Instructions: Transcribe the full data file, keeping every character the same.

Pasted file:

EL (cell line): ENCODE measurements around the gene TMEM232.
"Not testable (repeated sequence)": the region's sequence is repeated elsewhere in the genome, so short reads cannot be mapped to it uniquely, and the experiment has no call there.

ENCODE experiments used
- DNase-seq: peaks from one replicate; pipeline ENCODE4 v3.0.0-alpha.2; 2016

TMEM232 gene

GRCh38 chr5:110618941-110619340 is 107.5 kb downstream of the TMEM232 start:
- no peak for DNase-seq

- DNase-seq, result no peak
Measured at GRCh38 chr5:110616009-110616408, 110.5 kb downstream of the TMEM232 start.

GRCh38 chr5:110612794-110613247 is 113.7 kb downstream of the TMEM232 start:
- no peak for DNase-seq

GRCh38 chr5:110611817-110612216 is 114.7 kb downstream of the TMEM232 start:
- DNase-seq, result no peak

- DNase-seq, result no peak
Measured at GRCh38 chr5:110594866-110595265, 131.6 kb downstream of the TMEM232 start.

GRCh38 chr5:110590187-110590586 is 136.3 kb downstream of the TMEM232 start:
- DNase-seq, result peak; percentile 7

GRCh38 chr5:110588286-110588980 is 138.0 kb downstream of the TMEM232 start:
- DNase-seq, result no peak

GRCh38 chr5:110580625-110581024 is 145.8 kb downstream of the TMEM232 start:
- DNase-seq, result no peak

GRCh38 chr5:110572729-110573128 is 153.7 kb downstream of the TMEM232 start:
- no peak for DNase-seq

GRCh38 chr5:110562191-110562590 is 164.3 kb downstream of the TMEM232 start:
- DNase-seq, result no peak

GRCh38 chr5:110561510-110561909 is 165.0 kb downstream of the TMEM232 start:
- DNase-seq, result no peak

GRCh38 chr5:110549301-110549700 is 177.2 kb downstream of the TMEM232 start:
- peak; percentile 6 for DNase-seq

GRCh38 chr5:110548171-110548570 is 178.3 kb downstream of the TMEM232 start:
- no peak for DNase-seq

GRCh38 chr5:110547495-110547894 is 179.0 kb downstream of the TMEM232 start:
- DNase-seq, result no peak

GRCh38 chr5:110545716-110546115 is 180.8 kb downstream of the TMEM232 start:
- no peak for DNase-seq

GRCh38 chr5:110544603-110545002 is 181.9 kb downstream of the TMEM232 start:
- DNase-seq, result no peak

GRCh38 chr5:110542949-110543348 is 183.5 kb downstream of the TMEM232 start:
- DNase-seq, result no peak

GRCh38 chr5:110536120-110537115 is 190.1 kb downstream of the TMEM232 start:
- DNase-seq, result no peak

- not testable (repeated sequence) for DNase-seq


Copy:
EL (cell line): ENCODE measurements around the gene TMEM232.
"Not testable (repeated sequence)": the region's sequence is repeated elsewhere in the genome, so short reads cannot be mapped to it uniquely, and the experiment has no call there.

ENCODE experiments used
- DNase-seq: peaks from one replicate; pipeline ENCODE4 v3.0.0-alpha.2; 2016

TMEM232 gene

GRCh38 chr5:110618941-110619340 is 107.5 kb downstream of the TMEM232 start:
- no peak for DNase-seq

- DNase-seq, result no peak
Measured at GRCh38 chr5:110616009-110616408, 110.5 kb downstream of the TMEM232 start.

GRCh38 chr5:110612794-110613247 is 113.7 kb downstream of the TMEM232 start:
- no peak for DNase-seq

GRCh38 chr5:110611817-110612216 is 114.7 kb downstream of the TMEM232 start:
- DNase-seq, result no peak

- DNase-seq, result no peak
Measured at GRCh38 chr5:110594866-110595265, 131.6 kb downstream of the TMEM232 start.

GRCh38 chr5:110590187-110590586 is 136.3 kb downstream of the TMEM232 start:
- DNase-seq, result peak; percentile 7

GRCh38 chr5:110588286-110588980 is 138.0 kb downstream of the TMEM232 start:
- DNase-seq, result no peak

GRCh38 chr5:110580625-110581024 is 145.8 kb downstream of the TMEM232 start:
- DNase-seq, result no peak

GRCh38 chr5:110572729-110573128 is 153.7 kb downstream of the TMEM232 start:
- no peak for DNase-seq

GRCh38 chr5:110562191-110562590 is 164.3 kb downstream of the TMEM232 start:
- DNase-seq, result no peak

GRCh38 chr5:110561510-110561909 is 165.0 kb downstream of the TMEM232 start:
- DNase-seq, result no peak

GRCh38 chr5:110549301-110549700 is 177.2 kb downstream of the TMEM232 start:
- peak; percentile 6 for DNase-seq

GRCh38 chr5:110548171-110548570 is 178.3 kb downstream of the TMEM232 start:
- no peak for DNase-seq

GRCh38 chr5:110547495-110547894 is 179.0 kb downstream of the TMEM232 start:
- DNase-seq, result no peak

GRCh38 chr5:110545716-110546115 is 180.8 kb downstream of the TMEM232 start:
- no peak for DNase-seq

GRCh38 chr5:110544603-110545002 is 181.9 kb downstream of the TMEM232 start:
- DNase-seq, result no peak

GRCh38 chr5:110542949-110543348 is 183.5 kb downstream of the TMEM232 start:
- DNase-seq, result no peak

GRCh38 chr5:110536120-110537115 is 190.1 kb downstream of the TMEM232 start:
- DNase-seq, result no peak

- not testable (repeated sequence) for DNase-seq